United states of America defying Donald Trump after Paris climate U-turn
Kevin Hsu notes how states like California and New York are taking forward US climate commitments, as America tries to win back some of its global moral authority that Donald Trump has left in tatters
As word spread that President Donald Trump might pull support for the hard-fought Paris Agreement, the world had a horrifying flashback of 2001, when George W. Bush withdrew the US from the Kyoto Protocol.
But while leaving the Paris climate accord is a disaster for America’s global leadership, it does not mean effective climate protection is out of reach.
Inside the US, action at the state and local levels has become more imperative than ever. As Governor Jerry Brown of California, a state of 39 million people, declared: “If the president is going to be AWOL in this profoundly important human endeavour, then California and other states will step up.”
A federal system of power gives US state and local governments great autonomy, regardless of national policy. California, New York and Washington State have declared a new alliance to fulfil US responsibilities under the Paris deal, and are likely to be joined by many more. Dozens of city mayors have also drawn lines in the sand.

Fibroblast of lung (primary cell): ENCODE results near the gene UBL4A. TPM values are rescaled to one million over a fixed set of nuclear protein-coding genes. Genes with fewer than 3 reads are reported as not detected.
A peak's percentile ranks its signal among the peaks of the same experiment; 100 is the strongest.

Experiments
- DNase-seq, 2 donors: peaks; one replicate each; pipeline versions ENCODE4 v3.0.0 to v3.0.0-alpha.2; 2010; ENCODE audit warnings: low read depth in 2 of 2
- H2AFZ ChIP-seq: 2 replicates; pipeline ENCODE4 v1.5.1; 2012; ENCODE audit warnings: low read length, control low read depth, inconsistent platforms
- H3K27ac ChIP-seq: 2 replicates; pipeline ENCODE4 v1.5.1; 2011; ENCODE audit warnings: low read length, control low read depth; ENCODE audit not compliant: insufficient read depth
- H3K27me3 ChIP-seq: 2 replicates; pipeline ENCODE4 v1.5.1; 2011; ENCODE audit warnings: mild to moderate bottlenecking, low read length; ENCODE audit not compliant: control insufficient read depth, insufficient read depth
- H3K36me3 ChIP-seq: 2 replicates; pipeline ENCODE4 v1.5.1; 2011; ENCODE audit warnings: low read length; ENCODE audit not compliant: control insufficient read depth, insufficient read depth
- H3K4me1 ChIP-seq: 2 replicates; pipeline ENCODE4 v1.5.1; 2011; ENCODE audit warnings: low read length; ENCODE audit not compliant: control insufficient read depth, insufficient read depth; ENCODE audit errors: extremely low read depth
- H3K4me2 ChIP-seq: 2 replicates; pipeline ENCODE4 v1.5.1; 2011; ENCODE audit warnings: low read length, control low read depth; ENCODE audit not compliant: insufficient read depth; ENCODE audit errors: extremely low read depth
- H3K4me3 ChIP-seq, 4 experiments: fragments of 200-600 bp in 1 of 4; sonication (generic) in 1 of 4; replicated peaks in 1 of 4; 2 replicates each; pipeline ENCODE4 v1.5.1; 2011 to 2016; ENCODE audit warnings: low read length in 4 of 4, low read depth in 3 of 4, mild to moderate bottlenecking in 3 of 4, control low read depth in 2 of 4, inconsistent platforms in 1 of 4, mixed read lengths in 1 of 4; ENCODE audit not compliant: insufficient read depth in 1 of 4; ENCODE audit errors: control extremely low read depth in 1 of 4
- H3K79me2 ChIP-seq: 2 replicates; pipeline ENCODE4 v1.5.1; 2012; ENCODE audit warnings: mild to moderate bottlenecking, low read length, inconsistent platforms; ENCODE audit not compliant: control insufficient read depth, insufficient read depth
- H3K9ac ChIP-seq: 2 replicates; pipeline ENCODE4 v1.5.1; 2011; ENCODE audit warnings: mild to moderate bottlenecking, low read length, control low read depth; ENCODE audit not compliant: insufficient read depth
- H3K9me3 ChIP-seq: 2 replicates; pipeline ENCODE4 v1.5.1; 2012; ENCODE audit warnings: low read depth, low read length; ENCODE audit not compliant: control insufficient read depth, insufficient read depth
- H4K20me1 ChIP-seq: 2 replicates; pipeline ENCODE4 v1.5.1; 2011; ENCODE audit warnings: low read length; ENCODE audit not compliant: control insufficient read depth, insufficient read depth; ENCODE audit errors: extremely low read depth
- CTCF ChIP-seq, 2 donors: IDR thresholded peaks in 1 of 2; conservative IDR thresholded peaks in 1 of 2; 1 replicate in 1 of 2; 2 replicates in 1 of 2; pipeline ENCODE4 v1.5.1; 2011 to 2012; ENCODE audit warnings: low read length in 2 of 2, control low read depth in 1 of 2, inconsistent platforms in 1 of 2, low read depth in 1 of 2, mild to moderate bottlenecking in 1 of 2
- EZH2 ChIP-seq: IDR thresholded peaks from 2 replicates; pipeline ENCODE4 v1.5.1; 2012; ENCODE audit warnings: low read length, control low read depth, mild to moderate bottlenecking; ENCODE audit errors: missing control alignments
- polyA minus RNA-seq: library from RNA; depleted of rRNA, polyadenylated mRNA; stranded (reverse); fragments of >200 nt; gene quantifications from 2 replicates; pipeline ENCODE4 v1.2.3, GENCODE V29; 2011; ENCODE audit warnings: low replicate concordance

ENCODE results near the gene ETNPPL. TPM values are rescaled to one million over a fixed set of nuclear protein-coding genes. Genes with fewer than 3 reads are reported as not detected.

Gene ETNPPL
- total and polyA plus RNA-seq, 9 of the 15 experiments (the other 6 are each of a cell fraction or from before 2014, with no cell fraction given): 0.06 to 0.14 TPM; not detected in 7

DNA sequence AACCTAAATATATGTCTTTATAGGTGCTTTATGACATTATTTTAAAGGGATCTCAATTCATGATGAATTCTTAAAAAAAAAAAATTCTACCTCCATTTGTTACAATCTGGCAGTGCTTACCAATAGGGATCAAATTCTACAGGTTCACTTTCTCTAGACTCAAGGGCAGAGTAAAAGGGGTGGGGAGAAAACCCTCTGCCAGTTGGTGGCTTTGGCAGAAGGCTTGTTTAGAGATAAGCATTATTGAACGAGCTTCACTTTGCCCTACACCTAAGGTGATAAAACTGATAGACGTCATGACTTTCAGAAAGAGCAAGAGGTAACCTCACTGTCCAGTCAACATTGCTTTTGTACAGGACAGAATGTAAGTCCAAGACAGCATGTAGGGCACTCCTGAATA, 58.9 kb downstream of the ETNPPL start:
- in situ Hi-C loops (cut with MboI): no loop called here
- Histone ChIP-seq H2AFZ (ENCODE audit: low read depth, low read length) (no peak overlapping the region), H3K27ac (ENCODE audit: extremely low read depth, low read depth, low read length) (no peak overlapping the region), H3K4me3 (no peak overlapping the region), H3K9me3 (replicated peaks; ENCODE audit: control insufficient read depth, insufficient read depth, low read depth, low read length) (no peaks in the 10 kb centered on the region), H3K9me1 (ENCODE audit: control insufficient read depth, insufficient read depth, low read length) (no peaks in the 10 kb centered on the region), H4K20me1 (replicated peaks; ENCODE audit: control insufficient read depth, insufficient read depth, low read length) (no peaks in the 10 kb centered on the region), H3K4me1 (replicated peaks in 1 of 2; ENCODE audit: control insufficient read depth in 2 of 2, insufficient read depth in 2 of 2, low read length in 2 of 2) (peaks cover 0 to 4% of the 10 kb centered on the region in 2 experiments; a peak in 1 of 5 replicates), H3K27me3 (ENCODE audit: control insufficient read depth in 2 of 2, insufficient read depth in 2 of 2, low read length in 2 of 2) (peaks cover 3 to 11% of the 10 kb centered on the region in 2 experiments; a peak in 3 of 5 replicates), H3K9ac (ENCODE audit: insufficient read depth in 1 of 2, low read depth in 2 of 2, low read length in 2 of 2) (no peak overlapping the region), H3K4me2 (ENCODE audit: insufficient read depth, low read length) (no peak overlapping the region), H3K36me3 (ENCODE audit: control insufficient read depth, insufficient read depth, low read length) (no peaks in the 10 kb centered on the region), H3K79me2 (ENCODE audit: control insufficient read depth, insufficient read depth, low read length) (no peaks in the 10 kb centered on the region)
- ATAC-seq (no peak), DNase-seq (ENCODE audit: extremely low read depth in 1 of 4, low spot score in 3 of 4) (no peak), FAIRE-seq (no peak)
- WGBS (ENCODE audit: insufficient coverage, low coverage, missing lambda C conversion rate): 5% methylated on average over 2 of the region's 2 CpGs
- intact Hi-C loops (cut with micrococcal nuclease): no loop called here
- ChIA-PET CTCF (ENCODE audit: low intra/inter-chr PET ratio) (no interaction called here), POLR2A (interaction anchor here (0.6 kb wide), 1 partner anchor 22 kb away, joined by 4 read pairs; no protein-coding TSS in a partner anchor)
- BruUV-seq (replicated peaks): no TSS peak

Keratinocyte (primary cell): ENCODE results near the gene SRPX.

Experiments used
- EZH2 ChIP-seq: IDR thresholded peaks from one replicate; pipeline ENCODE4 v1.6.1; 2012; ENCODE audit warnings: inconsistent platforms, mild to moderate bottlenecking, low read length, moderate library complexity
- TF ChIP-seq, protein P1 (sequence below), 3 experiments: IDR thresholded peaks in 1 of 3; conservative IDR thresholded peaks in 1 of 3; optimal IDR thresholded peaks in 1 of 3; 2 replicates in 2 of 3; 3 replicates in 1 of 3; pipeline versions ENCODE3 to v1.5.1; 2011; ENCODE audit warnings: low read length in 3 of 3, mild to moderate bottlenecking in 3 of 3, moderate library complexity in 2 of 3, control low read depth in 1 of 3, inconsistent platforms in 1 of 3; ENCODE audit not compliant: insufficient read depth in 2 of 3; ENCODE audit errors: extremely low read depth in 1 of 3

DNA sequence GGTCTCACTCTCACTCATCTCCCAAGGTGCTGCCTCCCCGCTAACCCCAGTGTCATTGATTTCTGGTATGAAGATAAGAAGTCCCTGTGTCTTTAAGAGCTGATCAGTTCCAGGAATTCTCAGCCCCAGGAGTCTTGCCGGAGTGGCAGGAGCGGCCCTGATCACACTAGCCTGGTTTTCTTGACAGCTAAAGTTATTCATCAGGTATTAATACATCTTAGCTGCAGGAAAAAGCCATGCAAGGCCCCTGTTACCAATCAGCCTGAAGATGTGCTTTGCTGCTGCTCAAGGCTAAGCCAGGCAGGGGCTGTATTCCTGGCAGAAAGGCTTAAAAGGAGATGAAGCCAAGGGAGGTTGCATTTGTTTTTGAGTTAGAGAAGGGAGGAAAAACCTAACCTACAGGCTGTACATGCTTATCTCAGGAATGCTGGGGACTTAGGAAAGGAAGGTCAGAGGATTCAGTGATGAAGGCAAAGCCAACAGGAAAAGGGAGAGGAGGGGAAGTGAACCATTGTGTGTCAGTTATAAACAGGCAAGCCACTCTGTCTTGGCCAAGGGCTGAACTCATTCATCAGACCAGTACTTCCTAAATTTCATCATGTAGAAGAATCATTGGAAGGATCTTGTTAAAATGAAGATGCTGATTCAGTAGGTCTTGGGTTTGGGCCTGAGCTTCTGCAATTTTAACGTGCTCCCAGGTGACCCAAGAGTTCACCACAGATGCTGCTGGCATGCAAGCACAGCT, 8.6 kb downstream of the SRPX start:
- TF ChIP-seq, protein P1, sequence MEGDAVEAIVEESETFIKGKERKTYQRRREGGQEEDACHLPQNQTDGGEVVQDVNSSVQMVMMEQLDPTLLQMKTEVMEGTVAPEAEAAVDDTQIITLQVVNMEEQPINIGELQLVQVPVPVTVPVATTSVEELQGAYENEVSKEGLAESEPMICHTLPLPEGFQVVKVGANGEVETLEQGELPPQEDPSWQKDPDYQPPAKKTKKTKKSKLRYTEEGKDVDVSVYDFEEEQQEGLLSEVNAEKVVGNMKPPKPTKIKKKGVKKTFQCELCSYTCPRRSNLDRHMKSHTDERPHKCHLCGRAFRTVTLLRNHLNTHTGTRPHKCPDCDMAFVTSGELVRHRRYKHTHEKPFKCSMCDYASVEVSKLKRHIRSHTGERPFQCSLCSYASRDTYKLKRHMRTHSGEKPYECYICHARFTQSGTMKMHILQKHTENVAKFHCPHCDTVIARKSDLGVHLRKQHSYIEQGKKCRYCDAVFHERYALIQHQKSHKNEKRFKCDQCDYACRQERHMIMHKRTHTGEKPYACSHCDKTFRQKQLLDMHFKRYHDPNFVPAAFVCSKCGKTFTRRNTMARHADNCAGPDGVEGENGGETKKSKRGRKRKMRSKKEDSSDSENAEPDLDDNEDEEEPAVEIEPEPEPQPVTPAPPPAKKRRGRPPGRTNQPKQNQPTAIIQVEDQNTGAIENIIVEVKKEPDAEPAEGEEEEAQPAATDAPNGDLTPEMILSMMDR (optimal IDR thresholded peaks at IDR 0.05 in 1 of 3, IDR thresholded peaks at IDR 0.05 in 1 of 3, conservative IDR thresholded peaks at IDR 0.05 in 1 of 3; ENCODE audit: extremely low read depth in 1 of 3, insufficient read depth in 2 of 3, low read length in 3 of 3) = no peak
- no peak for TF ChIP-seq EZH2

Though Trump tried to portray the Paris Agreement as unfair and inflexible, in reality, each signatory country chooses how to set its own goals and greenhouse gas targets. The US could simply have adjusted its national target if it had concerns about economic impacts, instead of trying to blow up the global framework for climate action.
Most crucially, the decision to leave was deeply unsavvy from a foreign policy perspective: in one stroke, Trump cast Washington DC as the global villain in a planetary drama. This leaves the door open to global leadership for those savvy enough to carry the torch, and Germany, France and China have indicated they will step up.
As Washington’s reputation lies in tatters, it will be all the more important for American companies, state and local governments – and the vast majority of citizens of all political stripes who supported the Paris Agreement – to reclaim a measure of moral authority. A vast wave of domestic dissent, followed by concrete progress, will prove that America is not monolithic in rejecting the global good.
After Bush withdrew from Kyoto, the fight against climate change often felt frustrating. Progress came slowly, in the face of constant obstruction from the American federal government.
Yet organisations, individuals and governments of goodwill focused their energies and endured, making incremental progress and eventually paving the way for the next global agreement.
In response to the latest massive injustice, we likewise cannot tire.
We must continue to join hands across borders and generations, to ensure the health of our planet.
Kevin F. Hsu teaches urban studies and international policy studies at Stanford University